It's the same with things like sushi and soft cheese, there are (relatively small) risks associated with them, and it's up to the indiviual to decide if it's worth it to them.

What it would be really useful to know is some stats about how much safer lion-stamped eggs are. Anyone have that info?

5madthings Wed 05-Dec-12 15:43:45

i always ate them.when oreg, lion marked, free range etv.

the risk.is salmonella you are more likely to catch it if you dont wash your hands after handling the egg shell, not from the egg white and yolk itself. the bacteria is mainly on the outside of the egg shell.

PickledInAPearTree Wed 05-Dec-12 15:41:48

I have. Get stuck in!

PickledInAPearTree Wed 05-Dec-12 15:40:59

You can eat runny lion eggs though.

lurcherlover Wed 05-Dec-12 15:38:57

The risk is salmonella, but personally I still eat runny eggs. This is because 1. hens are vaccinated in this country and 2. Salmonella isn't actually bad for the baby - you'd feel awful, but the baby would be ok. This isn't the case with listeria, which can actually cause stillbirth or miscarriage, so I'm very careful with pâté, but I refuse to give up my eggs!

Brugmansia Wed 05-Dec-12 15:37:56

You're not supposed to eat them because you're supposed to be a good pregnant lady who does exactly as she's told and follows the nhs guidelines.

(alternatively you could consider the nhs guidelines an overly simplified list of banned food that doesn't provide any useful guidance on why some food may pose a risk or what the actual level of risk is so do your own research and conclude vaccinated runny eggs are fine)

TremoloGreen Wed 05-Dec-12 15:37:38

If you want to follow the current NHS guidelines to the letter then don't eat any runny eggs. However, I not sure how often they are updated. I do know that they want to make them as simple as possible and err on the side of caution so that absolutely everyone who will get pregnant can understand them easily. Many midwives also do this - I have been told I shouldn't be taking a prescribed medicine, even though there is absolutely no reason not to, it doesn't pass into the bloodstream let alone cross the placenta (basing this on my own knowledge, PhD in Pharmacology) and two doctors have told me it's fine. I've just had to lie and say I've stopped taking it, because she couldn't compute that it was OK.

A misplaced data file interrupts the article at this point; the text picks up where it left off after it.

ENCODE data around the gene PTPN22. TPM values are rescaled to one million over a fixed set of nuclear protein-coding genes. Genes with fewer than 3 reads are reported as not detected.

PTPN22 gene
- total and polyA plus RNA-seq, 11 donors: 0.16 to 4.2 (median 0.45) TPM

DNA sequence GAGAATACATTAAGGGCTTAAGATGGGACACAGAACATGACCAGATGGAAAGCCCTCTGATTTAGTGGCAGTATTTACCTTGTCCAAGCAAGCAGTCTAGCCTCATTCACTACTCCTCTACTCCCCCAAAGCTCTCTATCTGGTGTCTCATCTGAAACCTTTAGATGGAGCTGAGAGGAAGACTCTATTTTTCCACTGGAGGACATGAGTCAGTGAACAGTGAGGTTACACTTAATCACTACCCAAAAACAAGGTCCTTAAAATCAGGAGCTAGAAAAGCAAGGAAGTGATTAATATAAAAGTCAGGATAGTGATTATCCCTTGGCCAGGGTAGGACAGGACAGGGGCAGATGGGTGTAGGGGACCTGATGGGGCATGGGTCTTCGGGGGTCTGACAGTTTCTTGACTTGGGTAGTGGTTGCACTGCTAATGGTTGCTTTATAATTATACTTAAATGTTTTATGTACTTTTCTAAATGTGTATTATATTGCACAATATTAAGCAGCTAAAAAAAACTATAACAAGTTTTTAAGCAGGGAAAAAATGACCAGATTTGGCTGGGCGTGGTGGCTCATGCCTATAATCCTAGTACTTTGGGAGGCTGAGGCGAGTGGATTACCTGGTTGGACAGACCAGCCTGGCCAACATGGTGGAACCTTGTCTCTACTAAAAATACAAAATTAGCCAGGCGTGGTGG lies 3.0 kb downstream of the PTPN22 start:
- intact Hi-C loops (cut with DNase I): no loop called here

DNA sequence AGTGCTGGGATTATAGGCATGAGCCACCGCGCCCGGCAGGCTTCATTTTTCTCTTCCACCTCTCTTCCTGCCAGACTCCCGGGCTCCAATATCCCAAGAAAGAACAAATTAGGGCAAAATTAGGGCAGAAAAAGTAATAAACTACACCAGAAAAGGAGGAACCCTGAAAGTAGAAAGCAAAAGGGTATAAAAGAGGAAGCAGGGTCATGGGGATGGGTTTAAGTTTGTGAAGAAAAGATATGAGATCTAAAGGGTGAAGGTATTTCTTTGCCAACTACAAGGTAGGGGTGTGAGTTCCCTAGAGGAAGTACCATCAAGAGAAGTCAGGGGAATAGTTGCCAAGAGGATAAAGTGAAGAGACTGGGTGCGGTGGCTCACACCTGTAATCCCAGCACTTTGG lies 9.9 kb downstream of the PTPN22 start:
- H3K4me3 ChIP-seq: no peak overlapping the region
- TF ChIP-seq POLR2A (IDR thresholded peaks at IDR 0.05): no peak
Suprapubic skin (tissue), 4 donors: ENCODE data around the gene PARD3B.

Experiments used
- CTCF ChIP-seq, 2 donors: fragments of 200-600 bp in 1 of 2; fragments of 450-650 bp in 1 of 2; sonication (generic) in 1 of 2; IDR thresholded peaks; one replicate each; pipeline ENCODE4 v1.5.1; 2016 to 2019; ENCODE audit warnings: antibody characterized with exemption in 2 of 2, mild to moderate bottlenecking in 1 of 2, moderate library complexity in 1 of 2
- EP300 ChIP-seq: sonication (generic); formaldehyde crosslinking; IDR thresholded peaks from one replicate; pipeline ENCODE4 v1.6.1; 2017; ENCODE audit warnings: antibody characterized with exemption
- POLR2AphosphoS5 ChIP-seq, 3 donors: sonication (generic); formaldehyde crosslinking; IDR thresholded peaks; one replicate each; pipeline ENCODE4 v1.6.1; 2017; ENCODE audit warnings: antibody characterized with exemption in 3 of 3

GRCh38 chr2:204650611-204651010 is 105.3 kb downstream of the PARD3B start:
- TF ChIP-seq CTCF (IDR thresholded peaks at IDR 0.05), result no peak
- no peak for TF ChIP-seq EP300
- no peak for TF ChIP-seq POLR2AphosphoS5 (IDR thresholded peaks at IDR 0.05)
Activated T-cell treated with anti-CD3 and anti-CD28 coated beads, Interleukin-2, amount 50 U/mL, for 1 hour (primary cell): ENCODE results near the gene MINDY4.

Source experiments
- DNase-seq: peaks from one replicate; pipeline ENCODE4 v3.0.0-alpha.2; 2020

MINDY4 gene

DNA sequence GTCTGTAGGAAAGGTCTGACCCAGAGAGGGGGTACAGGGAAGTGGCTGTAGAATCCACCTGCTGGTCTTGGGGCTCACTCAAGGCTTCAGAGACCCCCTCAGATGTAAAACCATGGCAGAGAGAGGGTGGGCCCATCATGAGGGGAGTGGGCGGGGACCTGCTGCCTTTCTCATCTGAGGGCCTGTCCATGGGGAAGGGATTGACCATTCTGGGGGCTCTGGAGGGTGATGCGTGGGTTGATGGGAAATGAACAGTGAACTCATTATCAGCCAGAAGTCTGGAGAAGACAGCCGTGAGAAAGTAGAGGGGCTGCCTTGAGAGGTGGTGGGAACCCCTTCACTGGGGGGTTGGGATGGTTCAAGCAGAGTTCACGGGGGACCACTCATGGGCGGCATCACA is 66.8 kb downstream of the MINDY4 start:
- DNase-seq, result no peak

I tend to make any medical-related decisions by considering all the info and the actual evidence for any risks. I have been eating runny eggs if they are lion stamped.

shelley72 Wed 05-Dec-12 15:26:46

oh boo! i did check on the NHS last night and it said not to eat runny yolks, but then i thought that maybe if the hens had been vaccinated then it may be ok (it makes sense), if it was just salmonella that was the risk factor. maybe i wont risk it then!

Jenjen85 Wed 05-Dec-12 15:03:16

I asked the midwife yesterday if I was allowed to eat a poached egg from a lion stamped egg and she said it had to be well cooked with NO runny yolk sad

Pingu82 Wed 05-Dec-12 14:36:49

Hi ladies

I was confused about this too. Friends have told me its ok to eat eggs with lion stamp if they're runny because the chickens have been vaccinated against salmonella which makes sense to me. However it says on the NHS website to not eat any runny eggs (doesnt mention anything about lion stamp) Confusing! I know it's only a small thing but eggs are one of the only healthyish things I can stomach at the moment!
Anyone know anymore about this?
Xxx

Jojobells1986 Wed 05-Dec-12 14:26:26

Eggs with the lion mark on them are fine because they're from vaccinated chickens. I believe it's something in American books/websites that people in the UK just assume is a global thing. You should be fine if they're from a supermarket.

shelley72 Wed 05-Dec-12 14:22:23

I know that eggs are safe if thoroughly cooked through, but what is the danger with runny eggs? Is it the risk of salmonella? Would eggs be safe if they were from chickens that were vaccinated? Thank you!